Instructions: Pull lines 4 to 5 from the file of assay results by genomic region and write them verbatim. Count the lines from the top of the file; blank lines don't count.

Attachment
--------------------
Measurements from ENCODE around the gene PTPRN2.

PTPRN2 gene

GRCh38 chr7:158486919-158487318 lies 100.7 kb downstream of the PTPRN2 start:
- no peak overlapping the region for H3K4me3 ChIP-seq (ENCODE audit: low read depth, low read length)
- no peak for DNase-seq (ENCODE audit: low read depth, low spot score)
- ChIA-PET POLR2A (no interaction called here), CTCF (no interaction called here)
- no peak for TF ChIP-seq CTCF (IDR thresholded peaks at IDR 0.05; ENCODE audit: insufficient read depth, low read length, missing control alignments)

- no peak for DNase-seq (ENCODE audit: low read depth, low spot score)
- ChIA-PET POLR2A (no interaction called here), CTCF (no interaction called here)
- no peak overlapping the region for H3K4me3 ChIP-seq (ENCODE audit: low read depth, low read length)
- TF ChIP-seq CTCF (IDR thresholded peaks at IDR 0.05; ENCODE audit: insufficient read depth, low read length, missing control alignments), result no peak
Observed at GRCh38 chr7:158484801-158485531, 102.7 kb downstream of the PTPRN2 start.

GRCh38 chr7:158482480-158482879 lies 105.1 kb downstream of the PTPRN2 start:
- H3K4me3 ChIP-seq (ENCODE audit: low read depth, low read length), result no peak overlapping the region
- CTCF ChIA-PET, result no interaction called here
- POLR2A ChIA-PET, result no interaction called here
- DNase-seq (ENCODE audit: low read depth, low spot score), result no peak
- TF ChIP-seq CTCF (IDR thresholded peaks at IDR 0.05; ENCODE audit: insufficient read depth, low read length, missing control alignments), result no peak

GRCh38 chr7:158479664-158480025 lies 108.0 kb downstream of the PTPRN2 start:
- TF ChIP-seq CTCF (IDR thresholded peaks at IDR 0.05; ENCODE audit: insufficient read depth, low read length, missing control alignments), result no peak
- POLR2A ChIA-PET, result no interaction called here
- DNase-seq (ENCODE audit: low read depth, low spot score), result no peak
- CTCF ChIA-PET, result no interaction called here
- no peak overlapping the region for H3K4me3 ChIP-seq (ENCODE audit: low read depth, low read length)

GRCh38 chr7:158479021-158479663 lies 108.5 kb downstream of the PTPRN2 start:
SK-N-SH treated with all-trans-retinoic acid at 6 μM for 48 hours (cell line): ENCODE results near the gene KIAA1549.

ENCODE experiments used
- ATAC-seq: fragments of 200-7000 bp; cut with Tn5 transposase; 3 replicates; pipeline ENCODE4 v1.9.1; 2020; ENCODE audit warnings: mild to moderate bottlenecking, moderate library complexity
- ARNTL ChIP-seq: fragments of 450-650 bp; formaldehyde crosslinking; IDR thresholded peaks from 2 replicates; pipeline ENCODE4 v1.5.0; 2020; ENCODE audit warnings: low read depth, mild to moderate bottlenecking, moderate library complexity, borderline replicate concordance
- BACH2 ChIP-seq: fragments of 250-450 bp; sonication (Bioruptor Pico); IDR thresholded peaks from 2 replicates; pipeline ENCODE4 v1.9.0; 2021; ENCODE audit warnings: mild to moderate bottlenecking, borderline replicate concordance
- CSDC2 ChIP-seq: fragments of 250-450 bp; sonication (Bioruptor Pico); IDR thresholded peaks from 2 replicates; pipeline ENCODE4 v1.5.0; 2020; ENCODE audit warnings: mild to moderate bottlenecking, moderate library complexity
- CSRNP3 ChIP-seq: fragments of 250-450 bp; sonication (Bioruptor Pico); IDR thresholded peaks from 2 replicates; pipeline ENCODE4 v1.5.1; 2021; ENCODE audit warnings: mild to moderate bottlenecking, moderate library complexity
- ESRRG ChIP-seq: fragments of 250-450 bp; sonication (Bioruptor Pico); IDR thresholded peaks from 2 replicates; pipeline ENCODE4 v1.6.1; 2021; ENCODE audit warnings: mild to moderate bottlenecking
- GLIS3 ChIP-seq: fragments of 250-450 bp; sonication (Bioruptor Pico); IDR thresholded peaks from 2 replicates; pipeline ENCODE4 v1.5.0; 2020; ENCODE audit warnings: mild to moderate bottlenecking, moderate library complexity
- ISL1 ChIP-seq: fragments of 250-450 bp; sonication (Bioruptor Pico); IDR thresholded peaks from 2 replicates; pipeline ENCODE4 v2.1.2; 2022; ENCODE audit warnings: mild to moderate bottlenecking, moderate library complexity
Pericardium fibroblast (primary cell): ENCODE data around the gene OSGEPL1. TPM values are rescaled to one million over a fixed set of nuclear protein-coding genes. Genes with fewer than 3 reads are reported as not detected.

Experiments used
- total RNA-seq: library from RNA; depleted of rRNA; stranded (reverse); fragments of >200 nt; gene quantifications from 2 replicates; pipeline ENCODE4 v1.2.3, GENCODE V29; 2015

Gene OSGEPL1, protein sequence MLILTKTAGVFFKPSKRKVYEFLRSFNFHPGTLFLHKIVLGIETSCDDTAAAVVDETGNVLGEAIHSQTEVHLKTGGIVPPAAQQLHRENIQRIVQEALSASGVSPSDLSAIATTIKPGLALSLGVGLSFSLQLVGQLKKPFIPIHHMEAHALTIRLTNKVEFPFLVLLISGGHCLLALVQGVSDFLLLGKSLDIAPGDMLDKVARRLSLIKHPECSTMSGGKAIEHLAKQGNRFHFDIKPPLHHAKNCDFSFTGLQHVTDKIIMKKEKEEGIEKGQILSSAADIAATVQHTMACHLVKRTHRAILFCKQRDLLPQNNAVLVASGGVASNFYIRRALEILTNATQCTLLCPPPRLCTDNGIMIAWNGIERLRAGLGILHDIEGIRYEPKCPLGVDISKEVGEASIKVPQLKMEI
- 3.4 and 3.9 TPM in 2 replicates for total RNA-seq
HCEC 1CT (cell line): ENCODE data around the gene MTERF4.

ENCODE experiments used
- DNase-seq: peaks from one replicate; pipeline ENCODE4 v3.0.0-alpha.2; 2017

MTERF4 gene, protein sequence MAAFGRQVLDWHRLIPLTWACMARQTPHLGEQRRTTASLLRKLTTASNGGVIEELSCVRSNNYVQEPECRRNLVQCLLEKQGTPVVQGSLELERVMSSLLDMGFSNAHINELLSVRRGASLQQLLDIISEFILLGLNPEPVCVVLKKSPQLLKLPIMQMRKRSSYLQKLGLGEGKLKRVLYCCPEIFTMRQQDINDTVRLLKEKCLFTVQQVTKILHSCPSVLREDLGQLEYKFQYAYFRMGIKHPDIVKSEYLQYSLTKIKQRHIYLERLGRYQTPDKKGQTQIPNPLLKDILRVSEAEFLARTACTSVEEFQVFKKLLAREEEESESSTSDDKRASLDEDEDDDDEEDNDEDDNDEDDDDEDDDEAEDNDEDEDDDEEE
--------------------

- no peak overlapping the region for H3K4me3 ChIP-seq (ENCODE audit: low read depth, low read length)
- no peak for DNase-seq (ENCODE audit: low read depth, low spot score)